The arbitration process involves parties taking their disputes to a non-partisan arbitrator, who acts as a sort of informal judge. In arbitration, the two parties submit their cases to a neutral third-party, who makes the ruling.
Through the Arbitration Clause, parties agree to have any disputes they have come up with resolved by arbitration, rather than going through the normal judicial process. In case of any future disputes arising out of a contract, the parties place the arbitration clause into the contract at issue.
The dispute is filed in the arbitration authority, the parties mutually agree on an arbitrator, and hearings may commence. If parties agree to arbitrate on their own initiative, they generally choose an arbitrator from an arbitral organization that has been mutually agreed to. Both parties will try to choose an arbitrator, someone on whom they can agree, who will be able to serve their needs, depending on the nature of their dispute.
In choosing arbitration, parties opt for a private dispute settlement process, out of the courts. In most arbitrations, lawyers, accountants, and other business professionals resolve disputes between two or more parties on a corporate panel, rather than having a judge or jury decide your dispute in a courtroom. Because arbitrations are not conducted before a judge in a courtroom, the arbitration process may be simpler and more cost-effective for the parties involved.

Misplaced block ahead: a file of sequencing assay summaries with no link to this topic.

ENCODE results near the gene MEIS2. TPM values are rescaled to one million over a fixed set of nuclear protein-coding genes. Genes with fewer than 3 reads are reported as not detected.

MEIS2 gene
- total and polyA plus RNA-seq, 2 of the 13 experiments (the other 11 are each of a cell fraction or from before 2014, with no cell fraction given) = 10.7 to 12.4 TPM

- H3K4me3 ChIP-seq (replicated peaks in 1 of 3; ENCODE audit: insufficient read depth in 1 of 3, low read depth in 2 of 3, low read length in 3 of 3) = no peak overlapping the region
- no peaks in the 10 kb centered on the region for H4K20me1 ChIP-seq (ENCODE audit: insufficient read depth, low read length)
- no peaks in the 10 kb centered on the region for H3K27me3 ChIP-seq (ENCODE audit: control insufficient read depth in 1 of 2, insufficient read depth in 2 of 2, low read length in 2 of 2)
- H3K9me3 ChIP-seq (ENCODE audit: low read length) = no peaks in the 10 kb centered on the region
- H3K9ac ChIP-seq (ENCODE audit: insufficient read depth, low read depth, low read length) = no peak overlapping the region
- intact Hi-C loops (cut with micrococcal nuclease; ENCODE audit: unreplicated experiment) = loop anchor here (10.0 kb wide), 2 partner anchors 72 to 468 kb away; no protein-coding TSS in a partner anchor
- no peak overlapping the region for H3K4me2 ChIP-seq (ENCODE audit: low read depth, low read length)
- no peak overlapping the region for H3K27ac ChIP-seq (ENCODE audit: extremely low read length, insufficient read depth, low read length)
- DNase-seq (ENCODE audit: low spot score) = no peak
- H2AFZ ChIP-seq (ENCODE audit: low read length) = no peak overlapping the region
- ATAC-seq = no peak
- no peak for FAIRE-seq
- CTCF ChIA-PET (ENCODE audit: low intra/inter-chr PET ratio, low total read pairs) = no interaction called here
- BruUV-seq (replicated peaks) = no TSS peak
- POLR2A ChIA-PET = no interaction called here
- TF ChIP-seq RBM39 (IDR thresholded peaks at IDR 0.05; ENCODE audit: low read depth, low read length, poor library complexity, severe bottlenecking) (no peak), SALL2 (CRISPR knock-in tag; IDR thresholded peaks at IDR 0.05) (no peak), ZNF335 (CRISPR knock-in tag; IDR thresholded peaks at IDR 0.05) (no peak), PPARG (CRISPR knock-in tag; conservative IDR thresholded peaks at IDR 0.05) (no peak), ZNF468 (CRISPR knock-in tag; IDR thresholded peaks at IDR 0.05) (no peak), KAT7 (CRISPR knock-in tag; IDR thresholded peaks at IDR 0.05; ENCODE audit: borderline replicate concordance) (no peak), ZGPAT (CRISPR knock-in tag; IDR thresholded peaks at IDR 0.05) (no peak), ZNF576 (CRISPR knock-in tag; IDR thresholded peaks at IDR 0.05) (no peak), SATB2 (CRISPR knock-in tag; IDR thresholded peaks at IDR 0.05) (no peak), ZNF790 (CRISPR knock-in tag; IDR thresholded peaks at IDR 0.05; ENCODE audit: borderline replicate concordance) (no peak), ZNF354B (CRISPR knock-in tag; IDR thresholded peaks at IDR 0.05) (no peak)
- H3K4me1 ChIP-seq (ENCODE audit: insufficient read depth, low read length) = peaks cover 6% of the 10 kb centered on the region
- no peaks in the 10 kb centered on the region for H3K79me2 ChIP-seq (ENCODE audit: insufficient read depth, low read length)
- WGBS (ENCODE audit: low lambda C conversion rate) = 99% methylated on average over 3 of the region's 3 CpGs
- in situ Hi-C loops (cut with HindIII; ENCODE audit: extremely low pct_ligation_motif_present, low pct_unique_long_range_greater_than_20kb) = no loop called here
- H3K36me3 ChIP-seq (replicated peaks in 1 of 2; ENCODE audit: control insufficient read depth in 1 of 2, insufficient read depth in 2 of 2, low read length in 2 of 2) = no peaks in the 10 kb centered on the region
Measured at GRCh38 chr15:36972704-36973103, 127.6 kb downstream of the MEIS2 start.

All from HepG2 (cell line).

While parties will still typically need to pay for lawyers, and they will need to cover the costs of the arbitrators themselves, in the long run, arbitration often costs less, since disputes can be settled more quickly and there are fewer opportunities to appeal. Arbitration disputes are typically settled more quickly than disputes that reach a trial, even in cases where a party can retain an attorney. Many retired or former judges actually act as arbitrators, since the only common requirement is that parties agree on who will be arbitrator.
These arbitrators will examine the parties documents or briefs outlining claims and defenses related to the dispute, holding a hearing in which the parties introduce documents as evidence and witnesses give evidence, less formally than a trial. Put (relatively) simply, arbitration is a dispute settlement method between two or more parties that agrees for their cases to be heard and settled by an independent court, following a procedure set out in advance by that independent court. Arbitration is a procedure whereby the dispute is submitted, by agreement from both parties, to one or more arbitrators, who render binding decisions about the dispute.
If the arbitration is not binding, then any party may bring the matter before a tribunal in a specified period of time. As in discovery, the types of evidence allowed may be determined by a parties agreement, the rules of the arbitration organization, or by an individual arbitrator. In these cases, an arbitrage attorney can help clients obtain what is known as third-party financing, though funders seldom finance cases internationally with amounts less than $3 million.